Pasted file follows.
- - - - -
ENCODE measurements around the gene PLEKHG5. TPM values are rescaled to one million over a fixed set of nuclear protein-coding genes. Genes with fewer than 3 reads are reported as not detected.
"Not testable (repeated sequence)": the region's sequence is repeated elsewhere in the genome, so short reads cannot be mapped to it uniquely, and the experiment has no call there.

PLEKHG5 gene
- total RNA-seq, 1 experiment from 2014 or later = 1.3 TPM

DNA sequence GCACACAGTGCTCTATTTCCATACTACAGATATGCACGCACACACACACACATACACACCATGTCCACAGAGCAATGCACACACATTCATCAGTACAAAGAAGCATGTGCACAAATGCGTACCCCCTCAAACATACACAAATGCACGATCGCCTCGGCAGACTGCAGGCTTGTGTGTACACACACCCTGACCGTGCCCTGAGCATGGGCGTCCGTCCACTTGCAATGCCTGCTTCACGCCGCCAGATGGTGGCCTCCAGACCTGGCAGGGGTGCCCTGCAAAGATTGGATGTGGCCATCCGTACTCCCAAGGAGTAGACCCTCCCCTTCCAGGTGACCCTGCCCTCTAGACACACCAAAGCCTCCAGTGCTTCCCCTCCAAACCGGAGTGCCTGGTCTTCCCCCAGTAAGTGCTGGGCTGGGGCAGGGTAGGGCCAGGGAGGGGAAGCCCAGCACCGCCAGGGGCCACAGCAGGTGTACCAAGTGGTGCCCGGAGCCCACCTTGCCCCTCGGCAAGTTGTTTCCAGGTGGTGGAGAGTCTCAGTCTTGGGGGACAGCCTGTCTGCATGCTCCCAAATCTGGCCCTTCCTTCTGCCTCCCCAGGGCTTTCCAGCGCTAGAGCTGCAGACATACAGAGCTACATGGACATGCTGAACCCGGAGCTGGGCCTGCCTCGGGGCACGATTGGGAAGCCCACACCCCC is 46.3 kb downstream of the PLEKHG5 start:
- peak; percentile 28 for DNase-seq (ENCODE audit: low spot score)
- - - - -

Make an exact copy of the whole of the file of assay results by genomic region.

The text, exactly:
ENCODE measurements around the gene PLEKHG5. TPM values are rescaled to one million over a fixed set of nuclear protein-coding genes. Genes with fewer than 3 reads are reported as not detected.
"Not testable (repeated sequence)": the region's sequence is repeated elsewhere in the genome, so short reads cannot be mapped to it uniquely, and the experiment has no call there.

PLEKHG5 gene
- total RNA-seq, 1 experiment from 2014 or later = 1.3 TPM

DNA sequence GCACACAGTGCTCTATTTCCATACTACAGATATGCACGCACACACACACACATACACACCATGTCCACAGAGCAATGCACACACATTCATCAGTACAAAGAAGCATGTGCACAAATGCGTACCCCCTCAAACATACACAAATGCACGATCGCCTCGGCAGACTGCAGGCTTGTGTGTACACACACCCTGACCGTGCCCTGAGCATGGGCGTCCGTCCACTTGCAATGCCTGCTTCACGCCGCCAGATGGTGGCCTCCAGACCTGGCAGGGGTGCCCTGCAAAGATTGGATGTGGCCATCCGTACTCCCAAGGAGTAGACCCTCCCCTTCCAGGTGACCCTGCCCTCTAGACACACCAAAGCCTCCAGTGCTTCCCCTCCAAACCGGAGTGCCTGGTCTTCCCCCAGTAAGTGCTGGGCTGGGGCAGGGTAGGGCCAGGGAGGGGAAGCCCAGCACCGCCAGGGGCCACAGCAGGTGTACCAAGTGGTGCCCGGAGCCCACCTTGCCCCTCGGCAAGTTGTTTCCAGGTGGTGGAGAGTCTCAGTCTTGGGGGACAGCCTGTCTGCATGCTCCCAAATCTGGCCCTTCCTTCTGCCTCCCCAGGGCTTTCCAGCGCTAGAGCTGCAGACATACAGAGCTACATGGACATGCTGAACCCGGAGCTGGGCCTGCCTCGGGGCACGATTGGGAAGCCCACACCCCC is 46.3 kb downstream of the PLEKHG5 start:
- peak; percentile 28 for DNase-seq (ENCODE audit: low spot score)